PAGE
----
It's been more than 16 years since Riverhead High School homecoming queen Curtisha Morning was slain outside her high school -- stabbed at least 96 times in a rage-fueled frenzy -- and the woman charged with the crime is about to go on trial for a second time.
Kalila Taylor, now 35, was convicted of second-degree murder in 1999, but an appellate court overturned the verdict in 2004 because of faulty jury instructions. Since then, however, she has struggled to maintain a grip on reality.
Until late last year, many psychiatrists and judges said her paranoid schizophrenia made her unfit to stand trial. She wrote many letters insisting she was framed by a detective who used a device that cloned people from snakes. She said it wasn't Morning who was killed, but a clone, and that Taylor's own clone could be responsible for the murder.
Because of those delusions, defense attorney John LoTurco said Taylor has spent the past seven years going back and forth between the Suffolk County Jail and the Mid-Hudson Forensic Psychiatric Center, in upstate New Hampton. After treatment and heavy medication, she has been found competent to stand trial again before state Supreme Court Justice William Condon.
Opening statements could take place this week.
"This is a particularly violent murder, and a particularly senseless murder," said Assistant District Attorney Janet Albertson, who won the conviction in 1999 and will try the case again. "This case has stayed with me throughout the years. The defendant should be held accountable for her actions."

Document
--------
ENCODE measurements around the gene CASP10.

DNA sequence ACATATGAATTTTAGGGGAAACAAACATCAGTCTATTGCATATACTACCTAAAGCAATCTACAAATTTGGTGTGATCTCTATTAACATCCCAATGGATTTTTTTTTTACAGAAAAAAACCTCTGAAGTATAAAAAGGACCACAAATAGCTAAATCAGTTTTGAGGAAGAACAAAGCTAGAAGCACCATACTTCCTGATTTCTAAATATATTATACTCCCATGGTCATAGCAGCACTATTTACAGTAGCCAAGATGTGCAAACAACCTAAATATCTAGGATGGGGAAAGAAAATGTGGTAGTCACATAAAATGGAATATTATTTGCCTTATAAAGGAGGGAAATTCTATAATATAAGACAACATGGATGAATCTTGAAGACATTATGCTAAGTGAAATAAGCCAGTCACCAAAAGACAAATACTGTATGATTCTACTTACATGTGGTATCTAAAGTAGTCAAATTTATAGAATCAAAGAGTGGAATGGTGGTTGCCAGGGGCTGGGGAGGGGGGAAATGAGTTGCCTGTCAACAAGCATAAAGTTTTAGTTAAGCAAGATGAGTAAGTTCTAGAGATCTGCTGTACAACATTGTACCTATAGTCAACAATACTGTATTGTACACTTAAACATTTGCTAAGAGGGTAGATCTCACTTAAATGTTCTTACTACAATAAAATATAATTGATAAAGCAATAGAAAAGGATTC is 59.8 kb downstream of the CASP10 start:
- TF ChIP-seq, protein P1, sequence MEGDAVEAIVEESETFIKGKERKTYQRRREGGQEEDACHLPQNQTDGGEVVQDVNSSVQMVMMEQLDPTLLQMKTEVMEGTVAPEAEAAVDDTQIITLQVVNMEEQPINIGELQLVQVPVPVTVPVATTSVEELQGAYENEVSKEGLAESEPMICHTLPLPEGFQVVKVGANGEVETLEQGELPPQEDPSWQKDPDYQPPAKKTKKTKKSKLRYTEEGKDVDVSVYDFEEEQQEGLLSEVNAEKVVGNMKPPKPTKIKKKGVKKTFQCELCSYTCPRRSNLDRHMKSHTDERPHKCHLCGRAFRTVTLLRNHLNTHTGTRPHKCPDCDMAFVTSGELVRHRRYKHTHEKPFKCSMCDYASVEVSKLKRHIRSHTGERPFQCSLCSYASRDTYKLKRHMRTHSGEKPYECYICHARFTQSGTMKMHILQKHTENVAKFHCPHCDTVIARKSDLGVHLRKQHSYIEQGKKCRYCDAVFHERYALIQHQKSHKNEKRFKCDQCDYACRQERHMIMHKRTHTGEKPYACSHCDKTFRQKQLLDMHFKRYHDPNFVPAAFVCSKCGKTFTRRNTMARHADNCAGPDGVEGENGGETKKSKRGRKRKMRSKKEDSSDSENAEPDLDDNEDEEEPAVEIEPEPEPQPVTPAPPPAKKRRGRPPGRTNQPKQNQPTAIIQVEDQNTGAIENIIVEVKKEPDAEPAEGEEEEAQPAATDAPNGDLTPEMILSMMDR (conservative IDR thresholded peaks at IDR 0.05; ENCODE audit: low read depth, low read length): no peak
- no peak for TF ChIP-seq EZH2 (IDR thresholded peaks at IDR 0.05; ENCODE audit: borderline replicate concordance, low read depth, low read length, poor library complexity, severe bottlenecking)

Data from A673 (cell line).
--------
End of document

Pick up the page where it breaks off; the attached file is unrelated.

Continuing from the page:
It is a different atmosphere than that first trial, however. Then, the Morning and Taylor families clashed angrily in courthouse hallways. Taylor testified in that trial, sparring vigorously with Albertson. She won't testify in this one, LoTurco said.
|done/fddShe has been noticeably placid during jury selection.
"She understands the trial process," LoTurco said. "On the other hand, she remains subdued, passive, appears to be disconnected."
LoTurco said Taylor has decided not to raise her mental issues, so they will challenge the evidence at trial. "She's looking for finality," he said, adding that she doesn't wish to return to Mid-Hudson. He said there is "a delicate balance of communicating with Kalila," because although she is competent, she still has mental health issues.
The basic facts of the case remain. Authorities say Taylor killed Morning because the father of Taylor's child, Carl Brown Jr. II, had begun showing a romantic interest in Morning. The prosecution again will present witnesses saying they saw Morning arguing with a girl who looked like Taylor shortly before Morning disappeared Feb. 29, 1996. And the defense again will highlight that no murder weapon was recovered and Taylor never confessed.
Because of advances in DNA testing, some evidence will be stronger. In 1999, prosecutors argued drops of Taylor's blood were found on Morning's boots. Now they can say it was found on clothing as well.